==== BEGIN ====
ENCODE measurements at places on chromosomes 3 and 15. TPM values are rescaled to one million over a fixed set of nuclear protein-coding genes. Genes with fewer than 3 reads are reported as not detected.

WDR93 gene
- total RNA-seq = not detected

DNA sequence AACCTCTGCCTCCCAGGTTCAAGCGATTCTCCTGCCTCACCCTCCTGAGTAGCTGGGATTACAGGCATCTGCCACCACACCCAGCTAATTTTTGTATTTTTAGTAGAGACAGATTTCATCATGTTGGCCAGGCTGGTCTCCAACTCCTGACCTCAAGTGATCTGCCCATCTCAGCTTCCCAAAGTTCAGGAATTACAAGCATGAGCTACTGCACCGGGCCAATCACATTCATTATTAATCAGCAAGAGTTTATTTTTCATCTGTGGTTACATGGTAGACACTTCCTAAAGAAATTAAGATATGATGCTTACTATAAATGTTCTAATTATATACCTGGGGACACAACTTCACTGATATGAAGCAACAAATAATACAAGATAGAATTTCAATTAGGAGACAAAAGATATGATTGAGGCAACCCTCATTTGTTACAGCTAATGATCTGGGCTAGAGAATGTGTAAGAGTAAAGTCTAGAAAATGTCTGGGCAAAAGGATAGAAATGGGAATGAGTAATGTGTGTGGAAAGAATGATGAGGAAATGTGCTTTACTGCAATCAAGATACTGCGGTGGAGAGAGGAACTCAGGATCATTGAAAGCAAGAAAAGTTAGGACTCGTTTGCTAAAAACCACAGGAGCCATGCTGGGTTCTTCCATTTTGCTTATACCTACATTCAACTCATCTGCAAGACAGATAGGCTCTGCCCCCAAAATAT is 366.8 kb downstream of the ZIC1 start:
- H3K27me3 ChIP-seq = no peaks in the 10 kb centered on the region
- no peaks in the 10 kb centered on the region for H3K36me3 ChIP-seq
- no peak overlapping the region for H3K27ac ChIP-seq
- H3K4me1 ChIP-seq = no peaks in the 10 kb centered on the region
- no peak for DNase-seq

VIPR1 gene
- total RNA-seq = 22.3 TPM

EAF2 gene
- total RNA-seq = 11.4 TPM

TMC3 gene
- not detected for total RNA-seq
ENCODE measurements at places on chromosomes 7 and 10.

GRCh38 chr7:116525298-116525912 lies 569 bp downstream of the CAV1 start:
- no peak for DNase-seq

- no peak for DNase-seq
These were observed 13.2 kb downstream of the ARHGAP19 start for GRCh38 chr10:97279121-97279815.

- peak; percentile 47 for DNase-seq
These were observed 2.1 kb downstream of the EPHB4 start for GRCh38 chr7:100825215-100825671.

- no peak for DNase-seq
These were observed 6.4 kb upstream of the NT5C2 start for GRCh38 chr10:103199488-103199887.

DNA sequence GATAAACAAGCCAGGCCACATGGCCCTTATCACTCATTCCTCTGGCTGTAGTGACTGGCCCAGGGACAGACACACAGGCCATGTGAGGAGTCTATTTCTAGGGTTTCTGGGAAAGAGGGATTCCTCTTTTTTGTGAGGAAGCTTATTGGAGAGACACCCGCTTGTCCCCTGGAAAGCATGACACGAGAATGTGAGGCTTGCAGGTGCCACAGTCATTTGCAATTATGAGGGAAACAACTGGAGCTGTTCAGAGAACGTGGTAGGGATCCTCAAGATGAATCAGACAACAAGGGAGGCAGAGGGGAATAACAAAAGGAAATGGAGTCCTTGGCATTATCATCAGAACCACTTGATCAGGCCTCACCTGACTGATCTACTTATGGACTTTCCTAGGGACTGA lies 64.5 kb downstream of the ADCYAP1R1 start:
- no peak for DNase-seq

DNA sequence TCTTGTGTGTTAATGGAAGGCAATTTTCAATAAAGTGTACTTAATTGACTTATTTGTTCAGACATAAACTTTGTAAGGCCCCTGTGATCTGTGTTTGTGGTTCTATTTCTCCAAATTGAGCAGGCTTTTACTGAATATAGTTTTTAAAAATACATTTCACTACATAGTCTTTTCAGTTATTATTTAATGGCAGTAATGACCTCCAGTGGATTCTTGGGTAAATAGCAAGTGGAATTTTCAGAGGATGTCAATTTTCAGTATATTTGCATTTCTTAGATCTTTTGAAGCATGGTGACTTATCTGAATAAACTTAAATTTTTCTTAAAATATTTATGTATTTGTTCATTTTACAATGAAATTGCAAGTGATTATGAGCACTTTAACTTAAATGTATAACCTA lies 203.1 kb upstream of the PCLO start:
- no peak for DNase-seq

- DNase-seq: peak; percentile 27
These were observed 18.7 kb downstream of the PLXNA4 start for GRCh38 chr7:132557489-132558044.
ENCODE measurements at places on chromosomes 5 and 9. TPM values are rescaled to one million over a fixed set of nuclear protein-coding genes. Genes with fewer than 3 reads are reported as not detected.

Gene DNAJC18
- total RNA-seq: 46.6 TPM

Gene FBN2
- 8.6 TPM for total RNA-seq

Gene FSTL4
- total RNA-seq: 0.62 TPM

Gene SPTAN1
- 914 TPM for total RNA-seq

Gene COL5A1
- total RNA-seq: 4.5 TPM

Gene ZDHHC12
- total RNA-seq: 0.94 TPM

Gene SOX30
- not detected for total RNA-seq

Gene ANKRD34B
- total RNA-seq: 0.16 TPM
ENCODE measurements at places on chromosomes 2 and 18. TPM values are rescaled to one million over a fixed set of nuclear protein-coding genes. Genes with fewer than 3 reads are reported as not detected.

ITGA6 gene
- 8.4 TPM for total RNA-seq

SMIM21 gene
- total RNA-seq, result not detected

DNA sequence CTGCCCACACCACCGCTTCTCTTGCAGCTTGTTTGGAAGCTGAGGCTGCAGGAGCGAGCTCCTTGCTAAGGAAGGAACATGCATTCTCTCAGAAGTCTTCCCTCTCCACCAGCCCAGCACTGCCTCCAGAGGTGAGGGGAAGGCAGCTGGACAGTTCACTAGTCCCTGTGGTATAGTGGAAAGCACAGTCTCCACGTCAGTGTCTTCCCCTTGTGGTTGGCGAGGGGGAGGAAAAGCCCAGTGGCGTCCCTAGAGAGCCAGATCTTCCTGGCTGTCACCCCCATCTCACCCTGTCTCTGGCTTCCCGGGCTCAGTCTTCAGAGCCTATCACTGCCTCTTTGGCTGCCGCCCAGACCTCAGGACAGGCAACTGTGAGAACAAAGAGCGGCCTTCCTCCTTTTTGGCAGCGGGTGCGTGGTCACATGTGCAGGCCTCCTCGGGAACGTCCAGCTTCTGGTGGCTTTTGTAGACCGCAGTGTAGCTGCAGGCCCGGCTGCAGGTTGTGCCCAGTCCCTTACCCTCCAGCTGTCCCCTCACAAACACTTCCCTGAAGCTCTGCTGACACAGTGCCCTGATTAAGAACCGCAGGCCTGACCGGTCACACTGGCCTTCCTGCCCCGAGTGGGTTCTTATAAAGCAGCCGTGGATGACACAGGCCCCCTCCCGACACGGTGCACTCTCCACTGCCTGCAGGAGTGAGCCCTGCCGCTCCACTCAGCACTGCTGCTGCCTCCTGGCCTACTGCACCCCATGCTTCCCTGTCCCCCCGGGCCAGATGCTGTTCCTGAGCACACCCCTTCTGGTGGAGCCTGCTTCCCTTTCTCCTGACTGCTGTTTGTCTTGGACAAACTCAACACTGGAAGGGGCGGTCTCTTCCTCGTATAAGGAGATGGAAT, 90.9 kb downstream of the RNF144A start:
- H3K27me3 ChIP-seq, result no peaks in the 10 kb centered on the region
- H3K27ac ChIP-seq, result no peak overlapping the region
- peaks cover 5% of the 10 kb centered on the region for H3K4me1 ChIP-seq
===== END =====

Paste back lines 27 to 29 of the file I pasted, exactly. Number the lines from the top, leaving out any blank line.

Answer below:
DNA sequence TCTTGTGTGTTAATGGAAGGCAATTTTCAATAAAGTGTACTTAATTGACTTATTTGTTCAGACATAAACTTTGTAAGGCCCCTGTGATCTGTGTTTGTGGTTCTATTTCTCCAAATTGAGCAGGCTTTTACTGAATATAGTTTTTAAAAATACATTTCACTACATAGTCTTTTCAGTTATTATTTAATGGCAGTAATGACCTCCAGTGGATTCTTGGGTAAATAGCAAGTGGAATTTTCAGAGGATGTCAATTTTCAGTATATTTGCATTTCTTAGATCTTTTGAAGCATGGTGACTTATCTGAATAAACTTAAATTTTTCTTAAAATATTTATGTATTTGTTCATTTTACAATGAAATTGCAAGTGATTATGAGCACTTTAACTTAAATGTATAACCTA lies 203.1 kb upstream of the PCLO start:
- no peak for DNase-seq

- DNase-seq: peak; percentile 27